Author Topic: Hacking an HP Z800 motherboard into a standard PC case  (Read 319747 times)

BenGman

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Re: Hacking an HP Z800 motherboard into a standard PC case
« Reply #135 on: June 02, 2015, 08:28:15 am »
Thats the same PSU cable I am currently using.

The speaker connections are the furthest two pins (top and bottom) on the biggest bank of black connectors (closest to the capacitor).

I had my motherboard almost 2 weeks before I had any other component. I built my own HPZ800 power cable (took a day) using an ATX Extender cable and I took a chance and just hooked up that cable and speakers to see what happened. I was awed that I heard beeps (cause I had no CPUs, no RAM, no graphics card as yet).
My HP Z800 photo build log: http://tinyurl.com/pwsg9wx

tangram

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Re: Hacking an HP Z800 motherboard into a standard PC case
« Reply #136 on: June 02, 2015, 10:30:51 am »
Thats the same PSU cable I am currently using.

The speaker connections are the furthest two pins (top and bottom) on the biggest bank of black connectors (closest to the capacitor).

I had my motherboard almost 2 weeks before I had any other component. I built my own HPZ800 power cable (took a day) using an ATX Extender cable and I took a chance and just hooked up that cable and speakers to see what happened. I was awed that I heard beeps (cause I had no CPUs, no RAM, no graphics card as yet).


Considering the image below, the last pins (top/bottom from the left or from the right?




And which one is + and which one ground ?

I'll test when i get home.

BenGman

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Re: Hacking an HP Z800 motherboard into a standard PC case
« Reply #137 on: June 02, 2015, 02:05:08 pm »


The speaker connections are the red & black wires in the image next to the capacitor. I am not sure what the polarity should be, but for POST beeps it should not matter. These speakers are also your default speakers in MS Windows if you do not have a connection plugged into the 3.5mm jack, but since it was just a single 4cm speaker I could not tell the left and right stereo apart.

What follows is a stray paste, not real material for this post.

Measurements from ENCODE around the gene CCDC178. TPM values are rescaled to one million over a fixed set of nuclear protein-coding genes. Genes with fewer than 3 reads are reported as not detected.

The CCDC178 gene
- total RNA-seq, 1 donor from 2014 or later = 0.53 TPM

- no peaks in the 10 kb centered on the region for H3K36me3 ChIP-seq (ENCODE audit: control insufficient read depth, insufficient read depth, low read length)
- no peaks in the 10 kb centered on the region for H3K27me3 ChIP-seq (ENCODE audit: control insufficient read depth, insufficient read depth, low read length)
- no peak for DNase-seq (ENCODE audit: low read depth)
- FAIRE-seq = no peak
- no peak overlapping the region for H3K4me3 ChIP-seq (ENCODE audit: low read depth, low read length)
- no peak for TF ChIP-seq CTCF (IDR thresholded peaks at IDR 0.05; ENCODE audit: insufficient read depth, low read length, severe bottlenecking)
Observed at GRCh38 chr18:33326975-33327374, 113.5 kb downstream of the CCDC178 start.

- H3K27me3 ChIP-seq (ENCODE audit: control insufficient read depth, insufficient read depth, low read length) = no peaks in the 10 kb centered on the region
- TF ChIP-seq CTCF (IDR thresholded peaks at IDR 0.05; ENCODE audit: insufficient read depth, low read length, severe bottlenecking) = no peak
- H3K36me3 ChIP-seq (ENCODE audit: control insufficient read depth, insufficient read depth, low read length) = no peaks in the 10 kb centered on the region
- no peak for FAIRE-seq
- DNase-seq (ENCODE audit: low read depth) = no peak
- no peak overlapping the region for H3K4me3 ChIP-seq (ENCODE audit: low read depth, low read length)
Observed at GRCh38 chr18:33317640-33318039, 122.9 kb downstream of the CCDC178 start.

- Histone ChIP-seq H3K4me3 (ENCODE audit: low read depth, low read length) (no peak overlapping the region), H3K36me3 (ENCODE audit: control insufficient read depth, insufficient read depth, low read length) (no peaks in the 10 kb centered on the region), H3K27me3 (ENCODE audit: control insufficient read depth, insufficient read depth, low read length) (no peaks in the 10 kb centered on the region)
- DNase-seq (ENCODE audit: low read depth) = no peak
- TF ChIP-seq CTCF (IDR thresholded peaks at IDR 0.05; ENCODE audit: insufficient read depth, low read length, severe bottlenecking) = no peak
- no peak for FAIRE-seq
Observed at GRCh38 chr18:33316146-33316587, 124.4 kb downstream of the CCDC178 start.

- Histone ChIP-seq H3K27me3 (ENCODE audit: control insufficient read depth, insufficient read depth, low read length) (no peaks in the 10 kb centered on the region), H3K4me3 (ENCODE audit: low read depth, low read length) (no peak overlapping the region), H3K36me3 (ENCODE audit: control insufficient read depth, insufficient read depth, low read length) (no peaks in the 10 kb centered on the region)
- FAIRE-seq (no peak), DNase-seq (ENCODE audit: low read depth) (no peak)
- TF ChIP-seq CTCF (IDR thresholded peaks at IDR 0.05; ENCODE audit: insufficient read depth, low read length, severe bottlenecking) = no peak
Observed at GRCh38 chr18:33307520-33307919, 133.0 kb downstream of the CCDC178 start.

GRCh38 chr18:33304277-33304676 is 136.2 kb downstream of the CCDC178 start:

I think my original source for the speaker pinouts was Andy's blog post.
« Last Edit: June 02, 2015, 02:07:20 pm by BenGman »
My HP Z800 photo build log: http://tinyurl.com/pwsg9wx

tangram

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Re: Hacking an HP Z800 motherboard into a standard PC case
« Reply #138 on: June 03, 2015, 02:50:44 am »
Ok, with your help I got something :D

So, I have a beep after power-on then after about 20-25 seconds a sequence of 6 beeps, than nothing.
I read that 6 beeps is video card related. This card requires 6pin power cable and I'm thinking the psu may be too weak to power this mobo and graphics. The card is a Radeon HD3800.

With the other vga card I have from the dell i get 6 beeps right from the start, so i'm guessing that graphics card has some issues.

Also, with no graphics, i get 6 beeps.

Vesuveus

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Re: Hacking an HP Z800 motherboard into a standard PC case
« Reply #139 on: June 03, 2015, 03:32:15 pm »
Hey all,

I have picked up a rev 2 motherboard and a couple x5550 cpu's with the power adapter cables, all for around $130 (pretty much a steal for a 16 thread computer). I also bought a couple hyper t4 cpu coolers and 24 gb ram.  I have yet to build the computer (hoping the processors match and are supported).

My biggest issue is this. I am a huge fan of overclocking, but obviously this motherboards bios does not support raising the fsb or voltage. The only option I have been able to find is setfsb, but that doesnt sound like an ideal or even promising option because the motherboard has to have a supported pls. I havent checked yet, but I have heard that even if it does it probably still wont go beyond a 1 or 2 bump in fsb speed due to the raise in RAM, pcie and sata speed.

My question is this. What about modifying the bios?  I know the EVGA classified SR2 has the same chipset, and is an overclockable double lga 1366 motherboard. Is there a way to take the overclocking code and splice it into a modified bios for overclocking purposes?

I know basically nothing about coding, but it sounds possible. Please let me know if anyone here knows how/can/want to do this. It seams like there is a stupid high price tag for a mere .5mhz bump on these cpu's. Anyway, thanks. I will be posting pics of my build as it comes together in the next week or so, and will even be making video!

alfamate89

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Re: Hacking an HP Z800 motherboard into a standard PC case
« Reply #140 on: June 07, 2015, 05:18:24 am »
I have one more question. The original HP PSU supplies only 5V standby. From where does the normal 5V comes from to power the HDD/SSD? I would like to use a server PSU like this:

It is very cheap and the 12V is on one rail.